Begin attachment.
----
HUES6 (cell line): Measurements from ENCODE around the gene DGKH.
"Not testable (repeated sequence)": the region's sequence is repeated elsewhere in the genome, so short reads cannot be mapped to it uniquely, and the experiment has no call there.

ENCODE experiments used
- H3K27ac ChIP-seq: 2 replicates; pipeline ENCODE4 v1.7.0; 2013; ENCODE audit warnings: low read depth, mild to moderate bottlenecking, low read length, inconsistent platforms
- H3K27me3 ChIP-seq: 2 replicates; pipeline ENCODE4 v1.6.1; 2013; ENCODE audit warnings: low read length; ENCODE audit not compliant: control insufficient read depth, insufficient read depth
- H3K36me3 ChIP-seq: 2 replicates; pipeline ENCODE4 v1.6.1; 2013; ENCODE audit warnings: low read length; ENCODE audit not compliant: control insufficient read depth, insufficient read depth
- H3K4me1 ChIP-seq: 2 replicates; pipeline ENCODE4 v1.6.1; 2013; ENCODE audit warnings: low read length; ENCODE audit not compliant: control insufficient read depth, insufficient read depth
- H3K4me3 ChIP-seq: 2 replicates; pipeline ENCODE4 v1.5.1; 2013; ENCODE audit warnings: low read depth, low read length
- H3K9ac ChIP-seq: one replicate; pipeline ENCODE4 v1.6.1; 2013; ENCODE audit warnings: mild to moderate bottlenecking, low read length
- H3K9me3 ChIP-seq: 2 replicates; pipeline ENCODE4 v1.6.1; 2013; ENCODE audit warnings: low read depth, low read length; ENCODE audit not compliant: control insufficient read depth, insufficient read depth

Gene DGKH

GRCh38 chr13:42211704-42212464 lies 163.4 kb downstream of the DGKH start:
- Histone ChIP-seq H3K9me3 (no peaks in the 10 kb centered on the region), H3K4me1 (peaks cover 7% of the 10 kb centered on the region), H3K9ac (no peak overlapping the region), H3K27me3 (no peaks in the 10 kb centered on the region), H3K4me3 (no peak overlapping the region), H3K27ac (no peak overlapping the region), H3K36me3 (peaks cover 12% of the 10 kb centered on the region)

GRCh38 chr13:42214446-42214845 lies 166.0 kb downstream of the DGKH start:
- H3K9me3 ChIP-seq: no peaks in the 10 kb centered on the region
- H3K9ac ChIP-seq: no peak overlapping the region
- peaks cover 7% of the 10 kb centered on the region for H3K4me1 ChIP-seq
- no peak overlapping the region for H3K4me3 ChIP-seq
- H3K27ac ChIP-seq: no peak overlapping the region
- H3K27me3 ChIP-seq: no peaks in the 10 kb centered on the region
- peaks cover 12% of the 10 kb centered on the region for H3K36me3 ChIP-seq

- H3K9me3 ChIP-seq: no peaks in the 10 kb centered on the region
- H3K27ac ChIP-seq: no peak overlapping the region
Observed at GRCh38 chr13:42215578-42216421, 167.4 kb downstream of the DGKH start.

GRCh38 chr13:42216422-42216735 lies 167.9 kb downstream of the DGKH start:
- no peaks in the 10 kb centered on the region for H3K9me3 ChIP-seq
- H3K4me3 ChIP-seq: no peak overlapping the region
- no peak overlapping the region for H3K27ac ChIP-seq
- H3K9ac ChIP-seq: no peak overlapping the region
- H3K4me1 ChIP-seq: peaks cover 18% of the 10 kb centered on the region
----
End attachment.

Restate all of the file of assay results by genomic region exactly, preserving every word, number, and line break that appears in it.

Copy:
HUES6 (cell line): Measurements from ENCODE around the gene DGKH.
"Not testable (repeated sequence)": the region's sequence is repeated elsewhere in the genome, so short reads cannot be mapped to it uniquely, and the experiment has no call there.

ENCODE experiments used
- H3K27ac ChIP-seq: 2 replicates; pipeline ENCODE4 v1.7.0; 2013; ENCODE audit warnings: low read depth, mild to moderate bottlenecking, low read length, inconsistent platforms
- H3K27me3 ChIP-seq: 2 replicates; pipeline ENCODE4 v1.6.1; 2013; ENCODE audit warnings: low read length; ENCODE audit not compliant: control insufficient read depth, insufficient read depth
- H3K36me3 ChIP-seq: 2 replicates; pipeline ENCODE4 v1.6.1; 2013; ENCODE audit warnings: low read length; ENCODE audit not compliant: control insufficient read depth, insufficient read depth
- H3K4me1 ChIP-seq: 2 replicates; pipeline ENCODE4 v1.6.1; 2013; ENCODE audit warnings: low read length; ENCODE audit not compliant: control insufficient read depth, insufficient read depth
- H3K4me3 ChIP-seq: 2 replicates; pipeline ENCODE4 v1.5.1; 2013; ENCODE audit warnings: low read depth, low read length
- H3K9ac ChIP-seq: one replicate; pipeline ENCODE4 v1.6.1; 2013; ENCODE audit warnings: mild to moderate bottlenecking, low read length
- H3K9me3 ChIP-seq: 2 replicates; pipeline ENCODE4 v1.6.1; 2013; ENCODE audit warnings: low read depth, low read length; ENCODE audit not compliant: control insufficient read depth, insufficient read depth

Gene DGKH

GRCh38 chr13:42211704-42212464 lies 163.4 kb downstream of the DGKH start:
- Histone ChIP-seq H3K9me3 (no peaks in the 10 kb centered on the region), H3K4me1 (peaks cover 7% of the 10 kb centered on the region), H3K9ac (no peak overlapping the region), H3K27me3 (no peaks in the 10 kb centered on the region), H3K4me3 (no peak overlapping the region), H3K27ac (no peak overlapping the region), H3K36me3 (peaks cover 12% of the 10 kb centered on the region)

GRCh38 chr13:42214446-42214845 lies 166.0 kb downstream of the DGKH start:
- H3K9me3 ChIP-seq: no peaks in the 10 kb centered on the region
- H3K9ac ChIP-seq: no peak overlapping the region
- peaks cover 7% of the 10 kb centered on the region for H3K4me1 ChIP-seq
- no peak overlapping the region for H3K4me3 ChIP-seq
- H3K27ac ChIP-seq: no peak overlapping the region
- H3K27me3 ChIP-seq: no peaks in the 10 kb centered on the region
- peaks cover 12% of the 10 kb centered on the region for H3K36me3 ChIP-seq

- H3K9me3 ChIP-seq: no peaks in the 10 kb centered on the region
- H3K27ac ChIP-seq: no peak overlapping the region
Observed at GRCh38 chr13:42215578-42216421, 167.4 kb downstream of the DGKH start.

GRCh38 chr13:42216422-42216735 lies 167.9 kb downstream of the DGKH start:
- no peaks in the 10 kb centered on the region for H3K9me3 ChIP-seq
- H3K4me3 ChIP-seq: no peak overlapping the region
- no peak overlapping the region for H3K27ac ChIP-seq
- H3K9ac ChIP-seq: no peak overlapping the region
- H3K4me1 ChIP-seq: peaks cover 18% of the 10 kb centered on the region